Pub­li­ca­tions

Pow­er of Attor­ney — Changes are here!


In Brief

pow­er of attor­ney is like insur­ance. If you have not planned for the worst when the unex­pect­ed occurs you might find that you, your legal and finan­cial affairs and your fam­i­ly and friends all suf­fer to a much greater degree than nec­es­sary. Angela Har­vey, part­ner, and Euge Pow­er, solic­i­tor, pro­vide some Q&A to demys­ti­fy this top­ic for those inter­est­ed in elim­i­nat­ing some of the risk to them­selves and oth­ers in life. 


What is a Pow­er of Attorney?

An attor­ney is a per­son with author­i­ty to man­age anoth­er person’s legal and finan­cial affairs. A pow­er of attor­ney is there­fore a legal doc­u­ment that gives the pow­er of an attor­ney to a per­son to man­age anoth­er person’s legal and finan­cial affairs. The attor­ney can be any­one over 18. Com­mon­ly peo­ple appoint a rel­a­tive, friend or pro­fes­sion­al advis­er as their attor­ney. There are two types of pow­er of attor­ney – a gen­er­al pow­er of attor­ney and an endur­ing pow­er of attorney.

What is a gen­er­al pow­er of attorney?

gen­er­al pow­er of attor­ney pro­vides the pow­er for anoth­er per­son to han­dle your legal and finan­cial affairs for a short peri­od of time, or in rela­tion to a par­tic­u­lar mat­ter. This can be use­ful if you are going over­seas and need some­one to look after your affairs or a par­tic­u­lar issue which may arise while you are away. It ceas­es to be effec­tive upon the prin­ci­pal lack­ing capac­i­ty (or as oth­er­wise set out in the document).

What is an endur­ing pow­er of attorney?

An endur­ing pow­er of attor­ney is a pow­er which endures past the point where the prin­ci­pal has lost men­tal capac­i­ty. It can be use­ful because as you get old­er, and even­tu­al­ly lack capac­i­ty, you may have dif­fi­cul­ty look­ing after your legal or finan­cial affairs, and your attor­ney can man­age those affairs for you.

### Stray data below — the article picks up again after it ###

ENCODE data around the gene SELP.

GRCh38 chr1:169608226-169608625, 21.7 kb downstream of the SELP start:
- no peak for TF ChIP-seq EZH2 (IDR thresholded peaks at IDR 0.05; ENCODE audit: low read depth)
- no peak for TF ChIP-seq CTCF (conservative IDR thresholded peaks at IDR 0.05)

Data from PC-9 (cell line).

An endur­ing pow­er of attor­ney does not grant your attor­ney the pow­er to make deci­sions in regard to per­son­al or health relat­ed issues. An endur­ing guardian doc­u­ment, while sim­i­lar, is a dif­fer­ent doc­u­ment to be signed to appoint some­one to look after your per­son­al, med­ical treat­ment and health treat­ment in the event that you lat­er lack the capac­i­ty to make those deci­sions yourself.

Can com­pa­nies sign pow­er of attor­ney documents?

Yes, and a thor­ough estate plan should include pow­ers of attor­ney for fam­i­ly com­pa­nies, to ensure that the com­pa­ny can con­tin­ue to run seam­less­ly after a direc­tor los­es capac­i­ty. Com­pa­ny pow­er of attor­ney doc­u­ments can also be an effi­cient way to appoint per­sons to sign on the company’s behalf who may not be directors.

What should I look out for?

Have it before you need it
A pow­er of attor­ney is a doc­u­ment you need to have ready before it is need­ed. Whether it is a gen­er­al pow­er of attor­ney because of trav­el, or an endur­ing pow­er of attor­ney because of an acci­dent or sud­den ill­ness, you may be pre­vent­ed from giv­ing these pow­ers to those you trust because of the sud­den cir­cum­stances in which you find your­self.

Be care­ful – It is an impor­tant power
Although an attor­ney must always act in your best inter­est, issues can and do arise when an untrust­wor­thy attor­ney is cho­sen.

The law in this area is changing
There have been recent changes to the law in regard to pow­ers of attor­ney, being amend­ments to the Pow­ers of Attor­ney Act 2003 and the Pow­ers of Attor­ney Reg­u­la­tion 2011. The new forms (a sep­a­rate doc­u­ment for endur­ing pow­er of attor­ney and a sep­a­rate doc­u­ment for gen­er­al pow­er of attor­ney) became avail­able for use on 13 Sep­tem­ber 2013. Before these changes, there was only one form to be used for both types of pow­er of attor­ney, so now it is much eas­i­er to dis­tin­guish between the dif­fer­ent types of pow­er of attor­ney to be signed.

Oth­er changes include: changes to the method of appoint­ment of sub­sti­tute attor­neys; changes in regard to joint attor­neys; and changes to the pro­vi­sion in the doc­u­ment to be signed by the attor­ney. Now, attor­neys must acknowl­edge their respon­si­bil­i­ties in clear terms as follows:

  1. ” I accept that I must always act in the principal’s best interests.
  2. I accept that as attor­ney I must keep my own mon­ey and prop­er­ty sep­a­rate from the principal’s mon­ey and property.
  3. I accept that I should keep rea­son­able accounts and records of the principal’s mon­ey and property.
  4. I accept that unless express­ly autho­rised, I can­not gain a ben­e­fit from being an attorney.
  5. I accept that I must act hon­est­ly in all mat­ters con­cern­ing the principal’s legal and finan­cial affairs.”

Get the right advice

A pow­er of attor­ney may nev­er be used, but it is an essen­tial doc­u­ment for those who would like to keep those they trust in con­trol of their legal and finan­cial affairs. The changes in the law and the impor­tance of the top­ic mean this is the per­fect time to make sure your affairs are in order.